Known for its general haulage business, family-run haulier Pollock (Scotrans) moved into the lorry-mounted crane and heavy haulage sector following an acquisition at the start of the year. Now Pollock Lift & Shift is planning its future in a very competitive market. Kevin Swallow reports
With 180 trucks and tractor units, 320 trailers and 12 operating centres, the company today employs more than 250 people
Since October 2006 Pollock (Scotrans) has been based on a nine-acre site at Bathgate, West Lothian, following its move from Musselburgh where it had been based since 1954.
The company goes back even further. In 1935 George Pollock started in Corstorphine, west Edinburgh, growing the transport business until it was nationalised in 1949.
His business became part of British Road Services with George as the group manager for East Lothian and the Borders. When partial de-nationalisation took place in 1954 he bought some vehicles and acquired an Operator Licence to ‘restart’ the business.
George’s sons Ian (now chairman) and George joined the business in the 1960s, and now the third generation is involved. Ian’s sons Scott, who joined in 1984, and Fraser, in 1993, have worked their way through the business and today are joint managing directors.
With 180 trucks and tractor units, 320 trailers and 12 additional operating centres across Scotland and northern England, the company today employs more than 250 people.
During those 83 years, the company has centred its business on collecting and delivering dry goods. More recently Pollock (Scotrans) has shown signs of diversification. In 2017, the company started an employment agency, Pollock Recruitment Services, to focus on temporary and permanent jobs in transport as well as non-driving sectors like warehousing.
It has now moved into bulk transport with 15 tippers shifting aggregate from quarries across the central belt.
In December 2018, the building materials and construction solutions business Tarmac restructured its distribution model for its Cement and Lime issuing five-year logistics contracts to six logistics giants, with Pollock (Scotrans) taking the packed cement work for northern England and Scotland.
At the start of 2018 the company moved into the lorry-mounted crane and heavy-haulage sectors, following an acquisition of business, rolling stock and staff from vehicle rental company MV Commercial, based in Livingston.
Mark Jackson is Pollock (Scotrans) operations director. “We have brought in the expertise and have hit the ground running with Pollock Lift & Shift,” he says. “We have brought five people with drivers that came over under TUPE (Transfer of Undertakings (Protection of Employment) regulations).”
Plans for the future
The new division of Pollock (Scotrans) has bedded in successfully, so now the emphasis is to take the Lift & Shift enterprise forward. “Our business development team is now out there promoting Pollock Lift & Shift,” says Jackson.
As we move towards FORS Silver, we will need to do the vulnerable road users course, which includes spending time riding a bike
“We started with some cabin work and will look to develop that, and we are looking to our own existing customer base as well. Many of our customers in the dry freight sector are global businesses that also have some requirement for moving larger items as well.” One sector the company has already enjoyed success is delivering equipment for essential railway maintenance, and to that end the busiest truck is the Volvo FH 8×4. With a 10-tonne payload, it is better payload than the DAF with its seven tonne capability. “The 8×4 is ideal for cabins and moving three rail bogie trailers that can carry attachments. These weigh three tonnes each, so you can carry three at a time,” Jackson says. With more than 20 years of warehousing experience housing palleted goods under contract and ad hoc for the general haulage fleet, it is a service Pollock Lift & Shift will also look to offer its customers.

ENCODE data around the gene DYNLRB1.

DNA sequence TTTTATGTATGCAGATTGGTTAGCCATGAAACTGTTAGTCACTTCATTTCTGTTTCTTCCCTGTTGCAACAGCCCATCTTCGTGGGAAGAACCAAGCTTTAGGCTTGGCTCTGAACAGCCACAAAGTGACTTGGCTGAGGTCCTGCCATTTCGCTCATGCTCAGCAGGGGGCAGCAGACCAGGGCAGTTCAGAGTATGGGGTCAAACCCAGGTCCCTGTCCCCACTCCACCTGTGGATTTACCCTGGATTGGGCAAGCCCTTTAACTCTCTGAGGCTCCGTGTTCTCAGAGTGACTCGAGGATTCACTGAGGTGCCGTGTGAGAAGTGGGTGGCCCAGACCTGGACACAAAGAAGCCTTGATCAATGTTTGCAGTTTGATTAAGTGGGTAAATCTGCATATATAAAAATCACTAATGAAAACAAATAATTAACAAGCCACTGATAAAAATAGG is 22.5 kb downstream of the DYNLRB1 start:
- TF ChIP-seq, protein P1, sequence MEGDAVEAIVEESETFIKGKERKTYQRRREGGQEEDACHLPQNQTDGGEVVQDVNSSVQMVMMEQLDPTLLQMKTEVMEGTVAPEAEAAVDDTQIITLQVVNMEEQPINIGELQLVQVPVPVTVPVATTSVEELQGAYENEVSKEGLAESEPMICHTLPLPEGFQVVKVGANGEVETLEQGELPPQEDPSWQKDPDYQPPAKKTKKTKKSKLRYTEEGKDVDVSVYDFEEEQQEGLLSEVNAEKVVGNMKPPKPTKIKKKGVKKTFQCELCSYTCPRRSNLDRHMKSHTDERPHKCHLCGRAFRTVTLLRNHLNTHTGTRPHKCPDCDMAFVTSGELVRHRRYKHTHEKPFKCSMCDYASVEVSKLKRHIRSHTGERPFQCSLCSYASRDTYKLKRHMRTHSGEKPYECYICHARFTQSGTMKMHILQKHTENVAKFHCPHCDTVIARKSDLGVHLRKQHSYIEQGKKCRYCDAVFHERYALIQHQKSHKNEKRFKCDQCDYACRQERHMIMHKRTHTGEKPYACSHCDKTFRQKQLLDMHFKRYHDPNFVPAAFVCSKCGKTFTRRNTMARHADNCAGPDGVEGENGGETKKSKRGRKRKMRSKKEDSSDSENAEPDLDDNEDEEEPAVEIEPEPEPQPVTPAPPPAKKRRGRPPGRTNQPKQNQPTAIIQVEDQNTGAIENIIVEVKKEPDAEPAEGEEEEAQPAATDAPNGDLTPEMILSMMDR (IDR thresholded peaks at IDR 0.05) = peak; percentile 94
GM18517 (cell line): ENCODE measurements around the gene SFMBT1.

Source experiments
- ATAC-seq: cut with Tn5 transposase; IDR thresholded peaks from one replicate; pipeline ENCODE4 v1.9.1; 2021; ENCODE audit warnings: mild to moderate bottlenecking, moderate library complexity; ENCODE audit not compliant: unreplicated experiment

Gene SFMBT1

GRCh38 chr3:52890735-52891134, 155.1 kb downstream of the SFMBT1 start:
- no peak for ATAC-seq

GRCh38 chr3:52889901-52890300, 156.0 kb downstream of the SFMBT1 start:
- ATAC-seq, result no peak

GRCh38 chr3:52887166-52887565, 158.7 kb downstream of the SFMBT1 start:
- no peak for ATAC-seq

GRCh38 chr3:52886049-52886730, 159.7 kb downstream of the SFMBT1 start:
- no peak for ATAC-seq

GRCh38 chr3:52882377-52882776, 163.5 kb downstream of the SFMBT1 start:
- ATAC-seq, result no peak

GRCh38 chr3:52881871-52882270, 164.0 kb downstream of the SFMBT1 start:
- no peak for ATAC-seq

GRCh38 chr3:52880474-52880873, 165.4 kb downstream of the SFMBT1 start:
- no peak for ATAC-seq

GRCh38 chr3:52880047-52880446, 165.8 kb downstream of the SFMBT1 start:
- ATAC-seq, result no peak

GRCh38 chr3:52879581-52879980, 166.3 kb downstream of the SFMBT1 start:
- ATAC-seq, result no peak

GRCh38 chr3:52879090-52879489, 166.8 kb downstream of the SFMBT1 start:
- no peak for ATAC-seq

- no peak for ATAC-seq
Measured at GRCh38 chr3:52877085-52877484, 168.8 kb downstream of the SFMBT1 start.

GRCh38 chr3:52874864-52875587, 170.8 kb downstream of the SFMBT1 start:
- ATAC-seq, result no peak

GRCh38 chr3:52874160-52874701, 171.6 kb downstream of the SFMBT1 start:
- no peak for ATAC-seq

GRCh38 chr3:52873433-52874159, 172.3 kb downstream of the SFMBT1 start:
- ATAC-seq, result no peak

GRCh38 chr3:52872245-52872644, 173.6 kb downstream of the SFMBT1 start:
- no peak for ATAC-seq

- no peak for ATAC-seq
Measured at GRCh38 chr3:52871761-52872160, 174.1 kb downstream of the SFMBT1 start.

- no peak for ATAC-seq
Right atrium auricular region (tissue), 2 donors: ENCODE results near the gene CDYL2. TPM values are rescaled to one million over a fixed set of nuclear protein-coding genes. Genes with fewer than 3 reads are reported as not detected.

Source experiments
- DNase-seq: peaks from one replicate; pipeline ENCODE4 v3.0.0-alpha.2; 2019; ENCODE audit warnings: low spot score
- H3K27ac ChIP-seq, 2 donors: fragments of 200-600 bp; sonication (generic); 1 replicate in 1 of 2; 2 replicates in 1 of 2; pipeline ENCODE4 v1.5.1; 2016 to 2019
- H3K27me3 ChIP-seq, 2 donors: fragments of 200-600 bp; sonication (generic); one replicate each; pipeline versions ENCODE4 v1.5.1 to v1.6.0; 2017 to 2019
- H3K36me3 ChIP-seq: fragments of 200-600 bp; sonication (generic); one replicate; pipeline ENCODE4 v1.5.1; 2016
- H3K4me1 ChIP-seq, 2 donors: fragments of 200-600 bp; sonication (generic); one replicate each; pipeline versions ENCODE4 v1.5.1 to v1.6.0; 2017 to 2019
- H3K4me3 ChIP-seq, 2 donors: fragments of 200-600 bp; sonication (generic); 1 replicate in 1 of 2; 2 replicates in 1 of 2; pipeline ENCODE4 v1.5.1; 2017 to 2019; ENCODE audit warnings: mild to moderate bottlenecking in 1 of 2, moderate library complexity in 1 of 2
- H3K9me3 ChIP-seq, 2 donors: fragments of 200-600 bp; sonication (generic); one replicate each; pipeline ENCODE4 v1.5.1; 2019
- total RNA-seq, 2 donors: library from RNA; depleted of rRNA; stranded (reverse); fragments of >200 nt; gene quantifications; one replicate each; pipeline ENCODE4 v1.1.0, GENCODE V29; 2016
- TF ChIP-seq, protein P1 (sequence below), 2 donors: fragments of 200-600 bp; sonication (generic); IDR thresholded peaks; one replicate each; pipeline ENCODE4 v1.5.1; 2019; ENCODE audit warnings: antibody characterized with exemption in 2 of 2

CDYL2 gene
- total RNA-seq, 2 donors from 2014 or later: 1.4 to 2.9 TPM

“We have the space to collect, store and deliver machines, and we have already stored road-rail vehicles in-between jobs rather than take them all the way back to Hemel Hempstead,” he confirms.
With the new activity, Jackson expects there will be a little restructuring in the future.
While grouping certain parts of the business is important, so too is establishing FORS auditing and accreditation, which Jackson says is vitally important as the company progresses.
“We will look to bring the tipper fleet into the Lift & Shift portfolio as a division of the business and separate it from general haulage. Part of the reason for that is so we can focus those vehicles and trailers for FORS Silver membership.”
He confirms that the company is ready to go to the auditing process with Pollock Lift & Shift, to complement Pollock (Scotrans’) status as a FORS Bronze member.
Jackson understands that Silver accreditation means complying with CLOCS and with Transport for London’s WRRR (Work Related Road Risk) and is prepared.
It also means training programmes for the Driver CPC will be expanded to meet the requirements of drivers working for Pollock Lift & Shift, with emphasis on load securing.
“Pollock (Scotrans) is a JAUPT (Joint Approvals Unit for Periodic Training) approved company, which allows us to deliver in-house training. We have two driver trainers and have just completed a ‘working at height’ training module.
“As we move towards FORS Silver, we will need to do the vulnerable road users course, which includes spending time riding a bike,” recognises Jackson.
While Pollock Lift & Shift drivers are fully qualified with ADR (International Carriage of Dangerous Goods by Road) and the RTITB Vehicle Mounted Hydraulic Lorry Loader (often called a lorry loader), these training modules, as well as Banksman Slinger/signaller qualifications, will be added to the training portfolio.